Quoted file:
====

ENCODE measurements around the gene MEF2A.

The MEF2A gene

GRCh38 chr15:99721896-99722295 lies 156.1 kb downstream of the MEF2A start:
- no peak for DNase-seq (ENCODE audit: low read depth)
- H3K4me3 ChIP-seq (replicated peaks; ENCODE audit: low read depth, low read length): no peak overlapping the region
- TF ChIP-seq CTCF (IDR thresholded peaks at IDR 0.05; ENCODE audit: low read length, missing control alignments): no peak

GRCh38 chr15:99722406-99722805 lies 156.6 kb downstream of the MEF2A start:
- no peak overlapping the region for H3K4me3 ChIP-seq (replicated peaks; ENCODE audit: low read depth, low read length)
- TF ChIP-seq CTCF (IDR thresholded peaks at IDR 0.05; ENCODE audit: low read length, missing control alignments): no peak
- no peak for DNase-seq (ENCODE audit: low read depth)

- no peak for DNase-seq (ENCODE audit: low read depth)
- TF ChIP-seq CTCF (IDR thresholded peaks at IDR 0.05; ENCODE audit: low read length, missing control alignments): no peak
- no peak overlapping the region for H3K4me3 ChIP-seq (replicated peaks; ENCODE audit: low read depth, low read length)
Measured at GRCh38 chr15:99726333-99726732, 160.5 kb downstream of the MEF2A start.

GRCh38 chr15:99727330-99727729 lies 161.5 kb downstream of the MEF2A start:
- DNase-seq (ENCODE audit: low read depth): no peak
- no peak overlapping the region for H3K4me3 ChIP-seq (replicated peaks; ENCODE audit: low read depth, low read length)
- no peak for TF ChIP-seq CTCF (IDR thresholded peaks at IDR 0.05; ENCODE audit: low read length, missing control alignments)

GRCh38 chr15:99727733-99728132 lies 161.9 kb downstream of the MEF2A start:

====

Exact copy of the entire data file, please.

ENCODE measurements around the gene MEF2A.

The MEF2A gene

GRCh38 chr15:99721896-99722295 lies 156.1 kb downstream of the MEF2A start:
- no peak for DNase-seq (ENCODE audit: low read depth)
- H3K4me3 ChIP-seq (replicated peaks; ENCODE audit: low read depth, low read length): no peak overlapping the region
- TF ChIP-seq CTCF (IDR thresholded peaks at IDR 0.05; ENCODE audit: low read length, missing control alignments): no peak

GRCh38 chr15:99722406-99722805 lies 156.6 kb downstream of the MEF2A start:
- no peak overlapping the region for H3K4me3 ChIP-seq (replicated peaks; ENCODE audit: low read depth, low read length)
- TF ChIP-seq CTCF (IDR thresholded peaks at IDR 0.05; ENCODE audit: low read length, missing control alignments): no peak
- no peak for DNase-seq (ENCODE audit: low read depth)

- no peak for DNase-seq (ENCODE audit: low read depth)
- TF ChIP-seq CTCF (IDR thresholded peaks at IDR 0.05; ENCODE audit: low read length, missing control alignments): no peak
- no peak overlapping the region for H3K4me3 ChIP-seq (replicated peaks; ENCODE audit: low read depth, low read length)
Measured at GRCh38 chr15:99726333-99726732, 160.5 kb downstream of the MEF2A start.

GRCh38 chr15:99727330-99727729 lies 161.5 kb downstream of the MEF2A start:
- DNase-seq (ENCODE audit: low read depth): no peak
- no peak overlapping the region for H3K4me3 ChIP-seq (replicated peaks; ENCODE audit: low read depth, low read length)
- no peak for TF ChIP-seq CTCF (IDR thresholded peaks at IDR 0.05; ENCODE audit: low read length, missing control alignments)

GRCh38 chr15:99727733-99728132 lies 161.9 kb downstream of the MEF2A start: